New Report Offers Snapshot of U.S. Lamb Market in 2023 

February 23, 2024

While last year saw the smallest lamb crop on record with just 3.03 million head, there were also some bright spots related to lamb imports and pricing, according to the 2023 Sheep Industry Review, a checkoff-funded report commissioned by the American Lamb Board (ALB) and compiled by the American Sheep Industry Association (ASI).

“Last year saw a decline in inventory at all levels,” said ALB chairman Jeff Ebert. “However, producers did feel a bit of relief with a significant decrease in imported lamb and mutton, improved drought conditions in most areas, a slight decline in production costs and relatively high slaughter and retail prices.”

Smaller US Inventory

Looking back at inventory levels in 2023 revealed a continued decline in sheep inventories across the board. Breeding sheep declined by 2% to 3.67 million head, market lambs were down 24,000 head to 1.28 million head, and the total lamb crop was down to 3.03 million head, the smallest on record.

Feedlot supplies were also down last year. This was due to smaller lamb crops, a larger number of lambs marketed as lightweight slaughter lambs and higher feed costs. On average, the number of lambs on feed from January to October 2023 was 34% lower than in 2022. Despite the reduced numbers, feedlots saw a bright spot when lamb feeding returns turned positive in June 2023 after reporting losses for 15 consecutive months.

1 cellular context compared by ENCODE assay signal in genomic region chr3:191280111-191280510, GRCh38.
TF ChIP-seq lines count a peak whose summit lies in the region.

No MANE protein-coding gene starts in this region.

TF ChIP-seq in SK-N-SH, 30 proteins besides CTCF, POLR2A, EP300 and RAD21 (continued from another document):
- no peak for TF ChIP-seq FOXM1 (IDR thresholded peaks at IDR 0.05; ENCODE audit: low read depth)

Declining Imports

In response to consumer demand and lower lamb prices, there was a significant decline in lamb and mutton imports last year. Total lamb and mutton imports were down 21% to 284.3 million pounds.

Imports from Australia were down 14%, and imports from New Zealand were down 10%, with more Australian lamb finding its way to China and the Middle East.

Prices Remain Stable

While retail lamb prices declined in 2023, they were still high compared to pre-pandemic levels. On average, prices were 4% lower than in 2022 but $2.00 per pound higher than in 2020.

Slaughter lamb prices also decreased last year. While prices were down 2.3% in 2023, they remained stronger than in 2020. Prices were supported by a solid second half of the year, where lamb supplies adjusted to demand.

Optimistic Outlook for 2024

Looking ahead to 2024 is optimistic. The opportunity for improved producer margins is supported by forecasted strong live lamb prices and reduced feeding costs. Feeder and lamb prices are also projected to strengthen in the coming year.

The industry will still face significant challenges in 2024, with declining flock numbers and a projected decline in lamb production. In addition, consumers will continue to face high food prices. Ultimately, consumer demand will drive lamb pricing for the remainder of this year.

Get the Details

These are just a few highlights from the 2023 Sheep Industry Review. Download the online report to learn more about inventories, imports, lamb prices and more.

Source: ALB